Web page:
Faking Out The Fakers: A Litmus Test For ADHD

Let’s not pull any punches here; attention deficit hyperactivity disorder has meaning only so far as people give it meaning. It’s not a real “disease”. It’s a bogus “disease”. Belief in “mental illness” gives the “disorder” life and keeps it “breathing”. ADHD as a sect of the “mental illness” religion would collapse under any serious sustained assault from skepticism and responsible parenting.

Well, now a study has been conducted on people who fake having this fake “disease”. Bloomsburg Businessweek covers the subject with an article in their executive health section, Some Fake ADHD to Get Meds, Special Treatment.

“People who want to fake ADHD could be able to do a good job of faking on a number of standard clinical instruments that are used to diagnose ADHD,” said David Berry, senior author of the report appearing in the current issue of Psychological Assessment. Obviously, health-care professionals need to be concerned, he said, adding that “our evidence suggests [fakers] are pretty good at it if they want to be.”

Why fake this fake disease? Why, of course, drug dealers need drugs while bad students need performance enhancers and other shortcuts to success.

Seventy-three University of Kentucky students were split into two groups, one of which was instructed to respond honestly to questions on standard assessments of ADHD. The others were given five minutes to review easily accessible information from the Internet on the condition and told to do their best to fake it. Their incentive: $45 if they succeeded (in reality, all participants were given $45 at the end of the study).

A third control group consisted of people labeled ADHD sufferers.

“Almost nobody [in the fakers’ group] failed the test,” said Berry.

“Drugs is the obvious [motivation], but there are others,” he continued. “Most universities provide people who have a diagnosis of ADHD with a variety of things that vary from one institution to another — extra time on tests, copies of teachers’ notes that they’re lecturing from. They may get special accommodations in terms of where they’re staying at the university, a single room versus a double room.”

Having a diagnosis of ADHD has its perks then. Should we call these kids disabled or previleged?

A review of the data from other studies had suggested to researchers that 8% – 35% of the current ADHD cases were phony.

Some of the “side effects” of the stimulants used in the treatment of childhood are touched upon briefly in the article. These “side effects” include high blood pressure, irregular heart beat, heightened anxiety, and chemical dependence.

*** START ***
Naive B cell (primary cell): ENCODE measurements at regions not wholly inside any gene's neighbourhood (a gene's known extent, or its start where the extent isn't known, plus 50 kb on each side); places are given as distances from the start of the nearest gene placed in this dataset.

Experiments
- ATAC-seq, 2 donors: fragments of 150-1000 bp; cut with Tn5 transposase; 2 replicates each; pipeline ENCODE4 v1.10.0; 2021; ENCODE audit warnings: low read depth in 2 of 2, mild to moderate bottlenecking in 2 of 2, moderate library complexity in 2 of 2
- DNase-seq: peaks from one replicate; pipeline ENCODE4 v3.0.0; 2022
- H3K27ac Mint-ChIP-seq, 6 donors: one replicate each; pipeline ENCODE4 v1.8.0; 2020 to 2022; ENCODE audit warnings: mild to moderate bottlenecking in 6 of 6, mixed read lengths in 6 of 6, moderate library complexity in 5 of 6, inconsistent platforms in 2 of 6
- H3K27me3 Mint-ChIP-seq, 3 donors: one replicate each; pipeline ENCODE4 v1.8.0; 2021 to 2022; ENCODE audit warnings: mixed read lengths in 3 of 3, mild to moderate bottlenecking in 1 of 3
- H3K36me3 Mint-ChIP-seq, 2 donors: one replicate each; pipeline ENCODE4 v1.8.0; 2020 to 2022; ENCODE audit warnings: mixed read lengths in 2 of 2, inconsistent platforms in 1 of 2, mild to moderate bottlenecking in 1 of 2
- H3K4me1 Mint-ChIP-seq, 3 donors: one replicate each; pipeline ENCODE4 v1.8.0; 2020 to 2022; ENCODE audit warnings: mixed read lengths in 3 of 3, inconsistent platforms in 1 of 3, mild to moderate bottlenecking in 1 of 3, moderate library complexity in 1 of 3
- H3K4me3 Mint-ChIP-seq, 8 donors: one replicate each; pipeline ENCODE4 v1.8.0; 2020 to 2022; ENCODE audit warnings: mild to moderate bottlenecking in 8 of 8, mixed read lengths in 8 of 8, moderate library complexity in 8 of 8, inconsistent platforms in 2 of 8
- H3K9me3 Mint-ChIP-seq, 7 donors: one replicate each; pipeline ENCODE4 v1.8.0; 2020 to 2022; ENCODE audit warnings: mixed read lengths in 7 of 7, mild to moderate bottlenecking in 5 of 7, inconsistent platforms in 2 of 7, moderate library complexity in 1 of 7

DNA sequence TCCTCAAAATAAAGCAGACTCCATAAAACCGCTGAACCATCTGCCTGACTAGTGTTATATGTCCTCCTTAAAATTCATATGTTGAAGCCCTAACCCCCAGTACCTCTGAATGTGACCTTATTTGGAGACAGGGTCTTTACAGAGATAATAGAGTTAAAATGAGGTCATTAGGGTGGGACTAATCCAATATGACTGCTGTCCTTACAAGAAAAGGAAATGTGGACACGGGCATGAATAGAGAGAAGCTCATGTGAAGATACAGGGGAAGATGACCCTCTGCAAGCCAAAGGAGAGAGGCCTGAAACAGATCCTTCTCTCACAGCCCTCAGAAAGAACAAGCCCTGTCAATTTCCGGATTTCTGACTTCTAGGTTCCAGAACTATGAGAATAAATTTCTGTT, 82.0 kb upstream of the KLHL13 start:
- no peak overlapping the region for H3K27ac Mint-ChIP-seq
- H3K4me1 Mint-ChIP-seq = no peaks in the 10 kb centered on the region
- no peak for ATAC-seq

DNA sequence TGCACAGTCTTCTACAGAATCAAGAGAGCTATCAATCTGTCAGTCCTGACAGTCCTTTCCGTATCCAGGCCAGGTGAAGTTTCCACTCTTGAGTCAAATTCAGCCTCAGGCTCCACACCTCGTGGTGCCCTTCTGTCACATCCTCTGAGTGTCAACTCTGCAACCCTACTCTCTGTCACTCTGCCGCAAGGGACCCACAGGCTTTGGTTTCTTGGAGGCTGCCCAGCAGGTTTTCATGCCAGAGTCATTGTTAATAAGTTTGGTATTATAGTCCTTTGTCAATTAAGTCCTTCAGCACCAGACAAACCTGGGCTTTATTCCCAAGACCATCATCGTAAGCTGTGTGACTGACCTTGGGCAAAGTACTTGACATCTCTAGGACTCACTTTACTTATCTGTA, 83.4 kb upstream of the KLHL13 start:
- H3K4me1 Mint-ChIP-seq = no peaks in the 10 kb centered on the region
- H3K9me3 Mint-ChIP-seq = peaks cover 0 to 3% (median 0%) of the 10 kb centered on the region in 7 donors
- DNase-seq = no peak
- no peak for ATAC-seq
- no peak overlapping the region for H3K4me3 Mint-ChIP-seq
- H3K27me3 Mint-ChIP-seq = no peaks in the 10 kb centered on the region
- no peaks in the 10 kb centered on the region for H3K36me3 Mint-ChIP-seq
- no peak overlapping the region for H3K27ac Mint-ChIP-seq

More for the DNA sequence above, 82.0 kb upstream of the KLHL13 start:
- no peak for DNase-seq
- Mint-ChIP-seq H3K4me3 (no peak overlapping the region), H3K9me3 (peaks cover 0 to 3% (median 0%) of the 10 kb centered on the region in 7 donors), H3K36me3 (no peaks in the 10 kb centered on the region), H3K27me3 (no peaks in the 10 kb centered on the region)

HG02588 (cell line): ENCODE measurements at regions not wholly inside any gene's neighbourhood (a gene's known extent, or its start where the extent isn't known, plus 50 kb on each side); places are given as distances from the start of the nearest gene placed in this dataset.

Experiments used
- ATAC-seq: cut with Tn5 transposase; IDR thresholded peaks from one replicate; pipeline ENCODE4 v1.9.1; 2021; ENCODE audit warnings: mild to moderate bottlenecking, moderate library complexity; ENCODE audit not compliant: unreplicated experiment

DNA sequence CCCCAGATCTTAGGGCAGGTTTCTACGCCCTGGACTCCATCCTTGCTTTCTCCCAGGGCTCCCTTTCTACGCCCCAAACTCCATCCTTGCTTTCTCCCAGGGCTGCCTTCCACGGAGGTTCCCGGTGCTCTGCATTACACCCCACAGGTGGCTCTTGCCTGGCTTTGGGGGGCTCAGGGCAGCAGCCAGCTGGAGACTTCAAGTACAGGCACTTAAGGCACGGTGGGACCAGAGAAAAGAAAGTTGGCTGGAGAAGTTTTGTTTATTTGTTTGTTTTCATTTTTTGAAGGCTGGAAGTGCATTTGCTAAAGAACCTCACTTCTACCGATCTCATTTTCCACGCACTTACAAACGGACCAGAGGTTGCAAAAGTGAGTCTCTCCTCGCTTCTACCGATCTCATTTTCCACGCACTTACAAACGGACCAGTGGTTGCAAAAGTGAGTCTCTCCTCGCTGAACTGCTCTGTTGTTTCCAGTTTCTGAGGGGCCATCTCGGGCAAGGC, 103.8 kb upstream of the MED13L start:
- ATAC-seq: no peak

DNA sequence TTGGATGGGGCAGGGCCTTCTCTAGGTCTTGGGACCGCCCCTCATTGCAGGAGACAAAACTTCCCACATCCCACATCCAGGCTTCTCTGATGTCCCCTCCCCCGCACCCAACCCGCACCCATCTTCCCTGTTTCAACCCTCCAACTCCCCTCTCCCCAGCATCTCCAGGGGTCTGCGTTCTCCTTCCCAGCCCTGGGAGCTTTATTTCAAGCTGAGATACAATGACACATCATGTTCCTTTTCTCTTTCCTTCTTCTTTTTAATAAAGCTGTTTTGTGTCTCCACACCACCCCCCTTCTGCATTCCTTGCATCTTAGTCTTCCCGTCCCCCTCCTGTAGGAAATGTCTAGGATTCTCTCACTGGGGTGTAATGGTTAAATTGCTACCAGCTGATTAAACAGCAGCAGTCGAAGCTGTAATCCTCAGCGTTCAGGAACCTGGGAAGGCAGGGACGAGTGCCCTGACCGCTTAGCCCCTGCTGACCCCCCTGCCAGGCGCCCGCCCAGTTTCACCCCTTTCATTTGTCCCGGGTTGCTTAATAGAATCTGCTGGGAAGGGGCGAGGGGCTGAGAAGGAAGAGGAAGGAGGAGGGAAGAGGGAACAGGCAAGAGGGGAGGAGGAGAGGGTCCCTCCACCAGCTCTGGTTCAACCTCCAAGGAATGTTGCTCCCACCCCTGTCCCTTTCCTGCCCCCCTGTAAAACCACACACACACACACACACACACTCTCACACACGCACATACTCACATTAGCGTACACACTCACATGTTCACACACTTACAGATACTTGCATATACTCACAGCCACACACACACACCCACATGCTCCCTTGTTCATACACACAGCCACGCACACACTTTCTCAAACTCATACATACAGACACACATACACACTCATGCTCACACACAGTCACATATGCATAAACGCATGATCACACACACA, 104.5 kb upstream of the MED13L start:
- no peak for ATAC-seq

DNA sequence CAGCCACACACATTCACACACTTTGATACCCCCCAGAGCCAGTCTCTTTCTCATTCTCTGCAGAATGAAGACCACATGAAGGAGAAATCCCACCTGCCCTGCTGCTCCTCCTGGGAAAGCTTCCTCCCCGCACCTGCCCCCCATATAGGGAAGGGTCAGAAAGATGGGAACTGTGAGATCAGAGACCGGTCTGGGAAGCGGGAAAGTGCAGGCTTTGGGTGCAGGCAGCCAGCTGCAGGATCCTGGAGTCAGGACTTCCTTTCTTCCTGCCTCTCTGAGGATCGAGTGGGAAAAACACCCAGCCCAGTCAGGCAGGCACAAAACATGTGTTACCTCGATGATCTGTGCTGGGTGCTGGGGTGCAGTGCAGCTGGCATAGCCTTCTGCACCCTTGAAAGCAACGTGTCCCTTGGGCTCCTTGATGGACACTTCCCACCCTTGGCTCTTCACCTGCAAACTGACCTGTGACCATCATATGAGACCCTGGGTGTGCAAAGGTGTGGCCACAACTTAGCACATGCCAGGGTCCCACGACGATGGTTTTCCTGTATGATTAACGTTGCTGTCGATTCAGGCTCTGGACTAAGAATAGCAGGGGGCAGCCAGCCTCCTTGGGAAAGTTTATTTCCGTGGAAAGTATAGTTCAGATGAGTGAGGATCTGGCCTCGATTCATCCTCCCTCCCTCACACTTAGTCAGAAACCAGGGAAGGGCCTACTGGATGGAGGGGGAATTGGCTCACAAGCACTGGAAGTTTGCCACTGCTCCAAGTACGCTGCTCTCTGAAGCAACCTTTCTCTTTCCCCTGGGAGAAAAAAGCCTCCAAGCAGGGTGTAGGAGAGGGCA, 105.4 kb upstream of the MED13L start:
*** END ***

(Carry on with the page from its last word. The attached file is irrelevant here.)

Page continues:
Berry advocates using additional anti-fraud screening — also called “malingering” tests — to sort out the ADHD frauds from the legitimate cases. (In medical terms, “malingering” means fabricating or exaggerating symptoms of physical or mental disorders for a variety of “secondary gains” motives, such as drugs, money, or even sympathy and attention.)

I would suggest instead that we remove ADHD from the “mental disorder” category altogether, and consider it a misnomer for misbegotten traits of childhood and adolescense. Childhood and adolescense are not disorders. You’re malingerers test, in this instance, would only be good for separating the con artists from the con artist victims while the main con artist grouping, those people who have convinced people of the reality of ADHD, gets off scot free.

What they don’t tell you is that attaching this label to kids can lead to other and more serious “mental illness” labels being attached to them. It’s not because we’ve got an infectious “disease” label here. It’s because the drugs used to treat the disorder trigger effects that resemble other “mental illness” labels.

Nope, there are better ways to treat children and adolescents. Perhaps the time has come when we should return to some of those better ways.

15 Responses

  1. While I disagree that ADHD is a fake disease, I agree that it’s a good thing there’s a malinger detection test for it. I don’t think people consciously fake ADHD for meds as much as they are bribed into believing they have it by various incentives.

    • ADHD is all about school performance. In a mostly illiterate world, before academic achievement came to mean so very much, ADHD didn’t register. Now that a degree is seen as the difference between pulling in a 6 digit salary and working for peanuts, parents freak when they think their kid isn’t making the grade. Class clown, conduct problem, slow learner, etc., just slap the ADHD label on ’em, and they’re given 1. psych drugs and 2. special treatment. I imagine sometimes it works, but sometimes it doesn’t. Healthwise, it’s a disaster. There used to be an advertisement that went “speed kills”. Well, one thing is sure, speed isn’t good for the brain.

      This thing started years ago with a few, a very few, problem students. At that time the mental health authorities came up with the idea of claiming these students were suffering from minimal brain dysfunction. Stimulants were suggested as the solution to these slower than usual brains, minimal brain dysfunction was redubbed attention deficit hyperactivity disorder, and a trend was born. Years later, you are no longer looking at a few problem students, you are looking at millions and millions of children and adolescents labeled ADHD. In truth, minimal brain dysfunction, ADHD, it’s all bunk. This is where the real child of flesh and blood meets the perfect child of societal expectations and comes up lacking.